Neville H. Golden M.D.

Publication Details

  • PELVIC INFLAMMATORY DISEASE IN ADOLESCENTS JOURNAL OF PEDIATRICS Golden, N., Neuhoff, S., Cohen, H. 1989; 114 (1): 138-143


    Clinical, laboratory, and sonographic data were collected prospectively from 100 female adolescents hospitalized with acute pelvic inflammatory disease (PID). The endocervical isolation rates for Chlamydia trachomatis and Neisseria gonorrhoeae were 44.7% and 36.4%, respectively. In comparison with adolescents with chlamydia-associated PID, those with gonococcus-associated PID had a shorter duration of pain before admission (p less than 0.05), higher mean maximum temperatures (p less than 0.01), and higher leukocyte counts (p less than 0.01). Pelvic ultrasound studies showed adnexal enlargement or tubo-ovarian abscess (TOA) in 85.2% of the patients. Of the 88 adolescents in whom adequate sonograms were obtained, 17 (19.3%) had TOA. In 12 of the 17 adolescents, the abscesses were identified sonographically before being diagnosed clinically. With clinical criteria alone, only the leukocyte count and prior history of PID differed significantly between those with TOA and those with uncomplicated PID. These findings support a more liberal use of pelvic ultrasound studies in teenagers with PID. Our high detection rate of C. trachomatis and the difficulty in predicting the cause of the infection in an individual patient support treating all adolescents with PID with agents effective against both C. trachomatis and N. gonorrhoeae.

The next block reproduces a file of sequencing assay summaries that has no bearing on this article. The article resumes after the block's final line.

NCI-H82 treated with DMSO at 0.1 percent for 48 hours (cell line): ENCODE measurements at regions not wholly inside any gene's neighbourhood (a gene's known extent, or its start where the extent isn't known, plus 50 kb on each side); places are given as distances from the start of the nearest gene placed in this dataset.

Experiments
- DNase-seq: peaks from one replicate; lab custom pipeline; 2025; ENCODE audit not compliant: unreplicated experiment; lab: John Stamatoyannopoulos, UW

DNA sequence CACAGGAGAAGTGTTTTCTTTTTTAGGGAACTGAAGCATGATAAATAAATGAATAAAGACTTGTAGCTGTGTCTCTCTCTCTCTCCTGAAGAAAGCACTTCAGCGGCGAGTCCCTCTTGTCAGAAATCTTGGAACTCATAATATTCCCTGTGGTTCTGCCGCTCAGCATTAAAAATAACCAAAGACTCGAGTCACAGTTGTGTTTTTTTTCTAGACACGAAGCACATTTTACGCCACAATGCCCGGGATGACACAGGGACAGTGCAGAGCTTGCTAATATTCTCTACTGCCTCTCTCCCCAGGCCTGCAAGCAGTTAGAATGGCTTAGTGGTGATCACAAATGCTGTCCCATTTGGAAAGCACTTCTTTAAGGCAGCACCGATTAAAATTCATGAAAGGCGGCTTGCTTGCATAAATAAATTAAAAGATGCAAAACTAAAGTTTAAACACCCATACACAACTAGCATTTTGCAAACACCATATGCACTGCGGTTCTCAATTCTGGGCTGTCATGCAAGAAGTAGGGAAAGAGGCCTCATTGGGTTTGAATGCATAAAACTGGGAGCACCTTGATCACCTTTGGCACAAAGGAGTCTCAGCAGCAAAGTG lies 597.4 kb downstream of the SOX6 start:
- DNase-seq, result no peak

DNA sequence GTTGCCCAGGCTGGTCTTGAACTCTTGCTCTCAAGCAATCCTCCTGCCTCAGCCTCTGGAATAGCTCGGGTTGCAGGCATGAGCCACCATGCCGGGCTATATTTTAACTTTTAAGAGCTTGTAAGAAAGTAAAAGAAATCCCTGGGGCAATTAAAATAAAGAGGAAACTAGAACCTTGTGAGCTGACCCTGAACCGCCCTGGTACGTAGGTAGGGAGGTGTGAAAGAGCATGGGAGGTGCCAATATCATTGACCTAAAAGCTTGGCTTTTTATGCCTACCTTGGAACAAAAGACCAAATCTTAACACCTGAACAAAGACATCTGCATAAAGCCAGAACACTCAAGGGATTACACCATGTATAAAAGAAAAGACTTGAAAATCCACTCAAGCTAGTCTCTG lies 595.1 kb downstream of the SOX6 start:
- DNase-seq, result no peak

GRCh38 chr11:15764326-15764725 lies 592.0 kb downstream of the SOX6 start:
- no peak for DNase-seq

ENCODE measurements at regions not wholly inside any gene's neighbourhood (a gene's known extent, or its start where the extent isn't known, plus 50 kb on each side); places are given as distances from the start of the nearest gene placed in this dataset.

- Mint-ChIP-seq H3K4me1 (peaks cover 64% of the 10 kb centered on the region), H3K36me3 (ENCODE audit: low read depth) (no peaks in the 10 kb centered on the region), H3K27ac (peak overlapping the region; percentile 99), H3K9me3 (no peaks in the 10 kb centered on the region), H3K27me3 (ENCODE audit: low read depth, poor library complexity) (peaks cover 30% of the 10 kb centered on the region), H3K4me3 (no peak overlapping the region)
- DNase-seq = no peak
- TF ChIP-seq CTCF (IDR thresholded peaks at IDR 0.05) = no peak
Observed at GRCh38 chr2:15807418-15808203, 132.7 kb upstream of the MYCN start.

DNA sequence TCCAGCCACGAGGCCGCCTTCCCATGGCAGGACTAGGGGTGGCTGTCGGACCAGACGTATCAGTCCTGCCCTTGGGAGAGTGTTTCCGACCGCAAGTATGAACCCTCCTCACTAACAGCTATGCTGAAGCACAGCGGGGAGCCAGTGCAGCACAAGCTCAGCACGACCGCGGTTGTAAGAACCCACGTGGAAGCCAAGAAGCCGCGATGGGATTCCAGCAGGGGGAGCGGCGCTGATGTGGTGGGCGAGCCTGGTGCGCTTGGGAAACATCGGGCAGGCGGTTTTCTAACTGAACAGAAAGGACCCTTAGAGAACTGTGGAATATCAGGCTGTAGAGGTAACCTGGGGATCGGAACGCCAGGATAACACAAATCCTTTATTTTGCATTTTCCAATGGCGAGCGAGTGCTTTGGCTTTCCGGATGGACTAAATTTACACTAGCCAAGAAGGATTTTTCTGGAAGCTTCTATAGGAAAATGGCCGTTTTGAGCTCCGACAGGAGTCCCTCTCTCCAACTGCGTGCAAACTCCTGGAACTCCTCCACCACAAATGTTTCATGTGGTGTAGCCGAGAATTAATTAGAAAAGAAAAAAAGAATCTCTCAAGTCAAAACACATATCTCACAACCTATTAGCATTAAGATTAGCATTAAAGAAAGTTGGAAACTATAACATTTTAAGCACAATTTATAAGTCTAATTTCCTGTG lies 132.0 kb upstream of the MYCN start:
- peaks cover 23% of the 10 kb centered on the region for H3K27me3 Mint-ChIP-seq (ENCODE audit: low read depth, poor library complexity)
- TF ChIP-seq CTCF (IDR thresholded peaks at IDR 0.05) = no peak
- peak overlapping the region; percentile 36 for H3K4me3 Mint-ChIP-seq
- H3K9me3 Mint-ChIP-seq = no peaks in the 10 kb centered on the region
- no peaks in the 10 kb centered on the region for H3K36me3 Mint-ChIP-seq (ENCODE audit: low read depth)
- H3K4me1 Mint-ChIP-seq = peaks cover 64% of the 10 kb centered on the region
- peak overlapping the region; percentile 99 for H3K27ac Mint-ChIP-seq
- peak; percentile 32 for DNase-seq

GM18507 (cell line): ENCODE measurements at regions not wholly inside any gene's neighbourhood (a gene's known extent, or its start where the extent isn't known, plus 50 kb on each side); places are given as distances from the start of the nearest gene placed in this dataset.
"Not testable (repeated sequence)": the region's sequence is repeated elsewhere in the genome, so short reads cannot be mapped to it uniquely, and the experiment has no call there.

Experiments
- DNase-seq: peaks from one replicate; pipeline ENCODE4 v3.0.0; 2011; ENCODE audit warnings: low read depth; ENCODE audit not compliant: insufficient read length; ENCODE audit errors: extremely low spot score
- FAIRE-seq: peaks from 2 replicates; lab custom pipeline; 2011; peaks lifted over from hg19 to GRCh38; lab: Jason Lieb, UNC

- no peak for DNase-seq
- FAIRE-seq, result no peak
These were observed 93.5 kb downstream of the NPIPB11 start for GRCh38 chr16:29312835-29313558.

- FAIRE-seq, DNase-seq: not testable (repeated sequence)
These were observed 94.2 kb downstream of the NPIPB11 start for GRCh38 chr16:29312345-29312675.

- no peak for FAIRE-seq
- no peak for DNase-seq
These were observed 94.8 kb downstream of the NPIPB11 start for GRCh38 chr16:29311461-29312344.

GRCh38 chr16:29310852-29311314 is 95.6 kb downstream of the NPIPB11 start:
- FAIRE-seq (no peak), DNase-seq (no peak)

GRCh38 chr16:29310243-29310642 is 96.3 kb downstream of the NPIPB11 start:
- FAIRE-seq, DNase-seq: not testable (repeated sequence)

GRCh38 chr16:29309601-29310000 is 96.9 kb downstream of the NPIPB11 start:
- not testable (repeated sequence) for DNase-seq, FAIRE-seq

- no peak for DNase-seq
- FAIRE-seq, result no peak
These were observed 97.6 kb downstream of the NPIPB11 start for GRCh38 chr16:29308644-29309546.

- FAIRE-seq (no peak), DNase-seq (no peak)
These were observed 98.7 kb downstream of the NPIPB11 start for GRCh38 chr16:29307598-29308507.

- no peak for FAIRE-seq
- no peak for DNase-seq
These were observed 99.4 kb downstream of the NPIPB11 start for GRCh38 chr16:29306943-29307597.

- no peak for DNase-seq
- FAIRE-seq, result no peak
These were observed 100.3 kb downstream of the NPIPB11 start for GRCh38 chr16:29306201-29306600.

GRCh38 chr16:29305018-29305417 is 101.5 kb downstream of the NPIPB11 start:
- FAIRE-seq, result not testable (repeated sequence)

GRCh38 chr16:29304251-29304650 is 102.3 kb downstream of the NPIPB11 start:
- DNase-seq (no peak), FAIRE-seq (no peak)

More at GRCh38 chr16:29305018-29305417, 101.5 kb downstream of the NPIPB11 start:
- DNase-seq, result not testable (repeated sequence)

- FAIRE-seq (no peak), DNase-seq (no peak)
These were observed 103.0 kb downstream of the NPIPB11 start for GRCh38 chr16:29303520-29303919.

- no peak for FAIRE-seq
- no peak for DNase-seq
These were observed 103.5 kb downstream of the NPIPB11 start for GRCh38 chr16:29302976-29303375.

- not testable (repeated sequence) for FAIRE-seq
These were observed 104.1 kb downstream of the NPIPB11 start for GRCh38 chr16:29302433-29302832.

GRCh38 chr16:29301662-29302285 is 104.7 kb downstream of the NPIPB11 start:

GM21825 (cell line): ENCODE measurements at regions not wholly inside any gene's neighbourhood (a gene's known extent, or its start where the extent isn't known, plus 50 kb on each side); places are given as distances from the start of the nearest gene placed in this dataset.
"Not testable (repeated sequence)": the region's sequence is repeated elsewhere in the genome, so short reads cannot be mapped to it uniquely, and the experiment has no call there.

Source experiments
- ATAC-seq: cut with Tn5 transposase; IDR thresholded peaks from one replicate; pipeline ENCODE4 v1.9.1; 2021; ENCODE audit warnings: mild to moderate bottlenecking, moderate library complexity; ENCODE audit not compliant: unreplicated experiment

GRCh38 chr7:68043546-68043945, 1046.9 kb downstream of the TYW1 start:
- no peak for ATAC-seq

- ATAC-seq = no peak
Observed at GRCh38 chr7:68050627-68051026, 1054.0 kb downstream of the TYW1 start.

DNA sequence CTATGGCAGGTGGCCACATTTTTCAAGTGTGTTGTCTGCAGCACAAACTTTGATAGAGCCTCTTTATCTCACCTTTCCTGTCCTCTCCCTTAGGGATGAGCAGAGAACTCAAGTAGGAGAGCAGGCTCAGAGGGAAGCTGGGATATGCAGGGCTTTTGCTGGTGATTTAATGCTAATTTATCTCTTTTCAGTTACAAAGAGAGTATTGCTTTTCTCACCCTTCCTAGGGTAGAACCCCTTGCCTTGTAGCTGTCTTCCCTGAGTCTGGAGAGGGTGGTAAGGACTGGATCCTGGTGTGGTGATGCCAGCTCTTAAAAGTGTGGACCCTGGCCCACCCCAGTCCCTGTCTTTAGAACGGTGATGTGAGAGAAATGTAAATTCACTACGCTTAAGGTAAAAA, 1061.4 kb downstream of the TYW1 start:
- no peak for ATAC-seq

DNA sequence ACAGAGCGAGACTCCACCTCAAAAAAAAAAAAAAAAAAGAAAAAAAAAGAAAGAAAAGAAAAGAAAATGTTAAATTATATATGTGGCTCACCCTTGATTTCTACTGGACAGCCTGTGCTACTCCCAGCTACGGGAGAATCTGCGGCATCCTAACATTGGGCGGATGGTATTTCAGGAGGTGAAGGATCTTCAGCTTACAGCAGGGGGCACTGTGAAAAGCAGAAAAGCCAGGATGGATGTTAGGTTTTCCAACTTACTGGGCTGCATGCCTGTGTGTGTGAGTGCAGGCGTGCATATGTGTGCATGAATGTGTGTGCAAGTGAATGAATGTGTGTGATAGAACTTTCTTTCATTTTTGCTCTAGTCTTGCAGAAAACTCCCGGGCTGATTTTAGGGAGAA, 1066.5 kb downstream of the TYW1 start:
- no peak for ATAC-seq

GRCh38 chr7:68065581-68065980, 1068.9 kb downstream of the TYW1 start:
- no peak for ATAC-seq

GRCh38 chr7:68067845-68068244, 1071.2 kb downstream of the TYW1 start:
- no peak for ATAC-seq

View details for Web of Science ID A1989R726600025

    View details for PubMedID 2642549

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